After more than a decade, the River Protection Workgroup, tasked with drafting a regionwide approach to land and river management in Southwest Colorado, has disbanded because members could not reach a compromise.
“Water in the West is complicated and there are many, many interests,” said Marsha Porter-Norton, a facilitator for the group. “I think people left in a civil way ... and agreed to disagree.”
The River Protection Workgroup was formed 10 years ago to draft legislation to present to Congress that would balance protecting the natural values of waterways in the region while allowing water development to continue.
In 2007, the U.S. Forest Service and Bureau of Land Management released a draft forest management plan for Southwest Colorado. In it, a study identified several rivers and streams that qualified for a Wild and Scenic River designation.
The National Wild and Scenic Rivers System was created in 1968 by Congress to “preserve certain rivers with outstanding natural, cultural and recreational values in a free-flowing condition for the enjoyment of present and future generations.”
The Forest Service, by law, must identify which rivers are “suitable” for such a listing, a non-binding administrative label that carries some protections but serves as more of the agency’s recommendation.
An official Wild and Scenic Rivers designation would have to be passed through Congress through drafted legislation, usually pushed by a consensus of local, interested stakeholders.
The study spanned a five-river system and its tributaries, which included the Animas River above Bakers Bridge, Hermosa Creek, the Los Pinos River and Vallecito Creek, the East and West forks of the San Juan River and the Piedra River.
Durango-based environmental group San Juan Citizens Alliance proposed forming a workgroup to look at what sort of management plan may work for the region.
Representatives from various interest groups partnered to form the River Protection Workgroup, including SJCA, the Wilderness Society, Trout Unlimited and the Southwestern Water Conservation District – the entity tasked with developing water resources in the Southwest basin.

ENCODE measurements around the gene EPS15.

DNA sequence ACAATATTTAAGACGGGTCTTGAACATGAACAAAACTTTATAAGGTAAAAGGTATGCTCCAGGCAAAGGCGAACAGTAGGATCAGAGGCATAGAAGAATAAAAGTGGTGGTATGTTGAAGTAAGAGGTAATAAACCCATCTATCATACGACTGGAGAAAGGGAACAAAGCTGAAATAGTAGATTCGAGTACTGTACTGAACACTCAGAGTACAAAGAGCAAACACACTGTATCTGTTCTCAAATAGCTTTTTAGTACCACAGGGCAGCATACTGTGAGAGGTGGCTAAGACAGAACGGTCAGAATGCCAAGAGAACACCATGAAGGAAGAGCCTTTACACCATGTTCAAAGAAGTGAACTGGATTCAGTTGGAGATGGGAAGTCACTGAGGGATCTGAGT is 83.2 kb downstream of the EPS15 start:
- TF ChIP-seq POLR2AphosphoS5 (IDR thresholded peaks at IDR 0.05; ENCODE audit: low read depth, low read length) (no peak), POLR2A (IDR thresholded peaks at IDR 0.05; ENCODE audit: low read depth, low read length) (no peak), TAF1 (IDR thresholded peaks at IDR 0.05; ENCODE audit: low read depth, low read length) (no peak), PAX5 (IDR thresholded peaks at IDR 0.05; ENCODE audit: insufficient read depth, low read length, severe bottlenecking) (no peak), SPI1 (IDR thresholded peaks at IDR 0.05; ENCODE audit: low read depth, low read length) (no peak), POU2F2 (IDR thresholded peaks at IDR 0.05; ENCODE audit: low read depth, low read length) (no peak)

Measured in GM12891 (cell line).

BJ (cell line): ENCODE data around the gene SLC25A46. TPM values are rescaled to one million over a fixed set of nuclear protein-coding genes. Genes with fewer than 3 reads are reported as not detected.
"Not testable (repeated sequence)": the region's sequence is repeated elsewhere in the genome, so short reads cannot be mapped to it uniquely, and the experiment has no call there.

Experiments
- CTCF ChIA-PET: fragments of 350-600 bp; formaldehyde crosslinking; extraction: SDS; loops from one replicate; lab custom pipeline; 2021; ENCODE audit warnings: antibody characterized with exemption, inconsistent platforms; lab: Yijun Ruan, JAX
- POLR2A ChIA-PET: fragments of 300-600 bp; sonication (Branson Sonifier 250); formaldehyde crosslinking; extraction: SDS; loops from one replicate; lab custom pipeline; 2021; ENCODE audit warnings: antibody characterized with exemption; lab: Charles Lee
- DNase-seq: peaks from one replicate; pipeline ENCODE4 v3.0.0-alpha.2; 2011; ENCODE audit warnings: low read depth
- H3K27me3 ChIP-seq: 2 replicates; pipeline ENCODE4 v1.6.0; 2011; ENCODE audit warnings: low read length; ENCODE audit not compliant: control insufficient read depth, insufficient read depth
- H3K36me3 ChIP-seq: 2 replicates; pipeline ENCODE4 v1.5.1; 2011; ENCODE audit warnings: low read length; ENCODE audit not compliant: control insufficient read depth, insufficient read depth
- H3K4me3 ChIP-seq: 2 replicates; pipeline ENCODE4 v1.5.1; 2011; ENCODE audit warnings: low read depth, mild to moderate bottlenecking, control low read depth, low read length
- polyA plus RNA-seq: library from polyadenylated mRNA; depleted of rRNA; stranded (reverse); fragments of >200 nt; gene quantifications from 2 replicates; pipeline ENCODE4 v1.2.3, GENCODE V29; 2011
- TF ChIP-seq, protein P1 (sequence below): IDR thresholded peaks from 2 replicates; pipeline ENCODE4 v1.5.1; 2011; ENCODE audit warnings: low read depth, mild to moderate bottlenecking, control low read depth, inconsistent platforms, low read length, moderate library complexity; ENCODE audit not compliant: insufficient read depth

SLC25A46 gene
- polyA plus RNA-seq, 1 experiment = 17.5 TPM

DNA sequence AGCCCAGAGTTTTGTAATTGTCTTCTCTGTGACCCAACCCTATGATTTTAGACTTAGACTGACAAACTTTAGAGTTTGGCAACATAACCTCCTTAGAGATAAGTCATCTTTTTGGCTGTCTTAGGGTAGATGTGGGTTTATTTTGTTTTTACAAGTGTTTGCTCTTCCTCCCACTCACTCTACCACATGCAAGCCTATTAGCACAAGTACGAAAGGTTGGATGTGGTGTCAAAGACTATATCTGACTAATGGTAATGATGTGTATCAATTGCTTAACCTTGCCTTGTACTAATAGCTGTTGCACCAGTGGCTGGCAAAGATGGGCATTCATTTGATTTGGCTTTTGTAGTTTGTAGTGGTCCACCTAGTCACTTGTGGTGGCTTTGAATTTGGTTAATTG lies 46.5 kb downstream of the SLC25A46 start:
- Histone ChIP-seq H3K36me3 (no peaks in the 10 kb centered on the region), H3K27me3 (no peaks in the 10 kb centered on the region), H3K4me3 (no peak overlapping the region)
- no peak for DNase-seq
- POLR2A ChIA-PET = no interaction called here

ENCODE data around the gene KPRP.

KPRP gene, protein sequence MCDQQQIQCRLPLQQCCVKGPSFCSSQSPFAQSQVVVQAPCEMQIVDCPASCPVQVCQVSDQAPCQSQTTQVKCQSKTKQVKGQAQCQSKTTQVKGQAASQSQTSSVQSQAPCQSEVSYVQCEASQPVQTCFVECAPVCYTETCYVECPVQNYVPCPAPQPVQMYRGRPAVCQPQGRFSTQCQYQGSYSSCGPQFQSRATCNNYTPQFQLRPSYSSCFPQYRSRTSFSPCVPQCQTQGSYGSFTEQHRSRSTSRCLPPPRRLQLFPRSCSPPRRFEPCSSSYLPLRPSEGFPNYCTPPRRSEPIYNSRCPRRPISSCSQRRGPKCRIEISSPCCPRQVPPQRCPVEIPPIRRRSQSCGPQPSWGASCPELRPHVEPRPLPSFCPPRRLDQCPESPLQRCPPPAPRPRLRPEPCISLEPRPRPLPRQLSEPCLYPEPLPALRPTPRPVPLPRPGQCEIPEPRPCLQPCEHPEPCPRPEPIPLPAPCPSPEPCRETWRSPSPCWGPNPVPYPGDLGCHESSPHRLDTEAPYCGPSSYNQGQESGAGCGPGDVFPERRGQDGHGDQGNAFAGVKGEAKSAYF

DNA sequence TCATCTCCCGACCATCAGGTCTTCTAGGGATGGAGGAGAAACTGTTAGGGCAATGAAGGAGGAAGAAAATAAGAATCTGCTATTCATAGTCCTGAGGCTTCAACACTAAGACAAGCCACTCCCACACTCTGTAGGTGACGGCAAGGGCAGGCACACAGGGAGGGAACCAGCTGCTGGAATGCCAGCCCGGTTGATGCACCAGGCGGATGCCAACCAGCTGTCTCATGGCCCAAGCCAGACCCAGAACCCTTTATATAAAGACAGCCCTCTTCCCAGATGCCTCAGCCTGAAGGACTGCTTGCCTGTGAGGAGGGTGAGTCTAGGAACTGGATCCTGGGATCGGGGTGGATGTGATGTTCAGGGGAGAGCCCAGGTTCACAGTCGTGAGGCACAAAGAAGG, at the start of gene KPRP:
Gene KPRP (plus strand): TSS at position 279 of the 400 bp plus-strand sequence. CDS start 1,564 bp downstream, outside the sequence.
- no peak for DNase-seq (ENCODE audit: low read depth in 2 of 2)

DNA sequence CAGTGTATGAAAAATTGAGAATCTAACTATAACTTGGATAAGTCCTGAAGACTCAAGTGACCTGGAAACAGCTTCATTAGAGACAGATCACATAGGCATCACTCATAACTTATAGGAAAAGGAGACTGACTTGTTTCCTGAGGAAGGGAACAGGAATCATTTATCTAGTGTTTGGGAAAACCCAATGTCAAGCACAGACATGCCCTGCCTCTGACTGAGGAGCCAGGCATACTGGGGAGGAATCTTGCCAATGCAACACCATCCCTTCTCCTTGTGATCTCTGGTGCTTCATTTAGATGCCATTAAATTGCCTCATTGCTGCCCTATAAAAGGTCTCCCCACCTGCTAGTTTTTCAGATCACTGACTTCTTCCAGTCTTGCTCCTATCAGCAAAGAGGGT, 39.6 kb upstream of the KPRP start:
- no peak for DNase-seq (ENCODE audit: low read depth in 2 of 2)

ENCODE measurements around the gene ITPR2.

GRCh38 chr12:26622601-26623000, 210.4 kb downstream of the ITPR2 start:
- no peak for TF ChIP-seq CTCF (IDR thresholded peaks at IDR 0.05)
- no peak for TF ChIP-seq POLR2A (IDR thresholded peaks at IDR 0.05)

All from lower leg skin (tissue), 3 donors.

Over the past decade, the group held up to 24 meetings in each river basin to get a sense of how nearby residents and water users would like to see the land and water managed.
The group’s most notable success was in 2014, when after six years of negotiations, the Hermosa Creek Watershed Protection Act was signed into law, designating 37,400 acres as wilderness area and 70,600 acres as a Special Management Area in the San Juan Mountains, north of Durango.
“That act represented one of the most innovative ways of looking at managing lands in a watershed and is looked at as a model of coming together,” Porter-Norton said. “Not only in Colorado, but in the country.”
But as negotiations came down to the wire, the group was unable to agree on a regionwide package.
The Southwestern Water Conservation District offered to place Hermosa Creek on the Wild and Scenic list, which would have been the second river in Colorado to carry such a designation, but only if the other rivers were dropped from consideration.
However, SJCA argued that Hermosa Creek is already highly protected through the 2014 act, and conservation efforts would be giving up a lot to have all those other segments taken out of the Wild and Scenic designation.
The final blow was the language in the draft legislation concerning new water projects. SWCD agreed to no new “major impoundments” on the Animas and Piedra within a quarter mile of the river corridor.
But conservation groups wanted more of a concrete definition of “major impoundment,” fearing there could be loopholes for large-scale construction projects, which could possibly affect the wild quality of the rivers.
Trout Unlimited was on board with the deal, but SJCA and the Wilderness Society were ultimately unsatisfied.
“One of the reasons to do this (workgroup) was to avoid litigation,” said Jimbo Buickerood of SJCA. “Because there was no concrete definition (of major impoundments), we didn’t see it as progress, and that there could be litigation in the future.”
Bruce Whitehead, executive director of SWCD, said it is the water district’s responsibility to ensure existing and future water needs, and that some of the environmental group’s demands would have conflicted with that mission. “It’s critical for us to maintain those balances,” Whitehead said. “(The group) just kept coming back around and talking about the same issues, and eventually it ran its course.”
On May 19, members of the River Protection Workgroup dissolved.
While the group wasn’t able to achieve its intended goal with a region-wide plan, it does have the Hermosa Creek act to mark as a success, as well as years of studies and public input, Porter-Norton said.
“It can be disappointing at times to not have produced a regional package, but they wanted something out there thoroughly vetted by the community,” Porter-Norton said. “They just didn’t get there.”
For now, attempts to pursue a Wild and Scenic designation or even a regional approach to land management in Southwest Colorado are stalled, Whitehead said.
“We’re optimistic,” Whitehead said. “But in the short term, there’s probably not much moving forward.”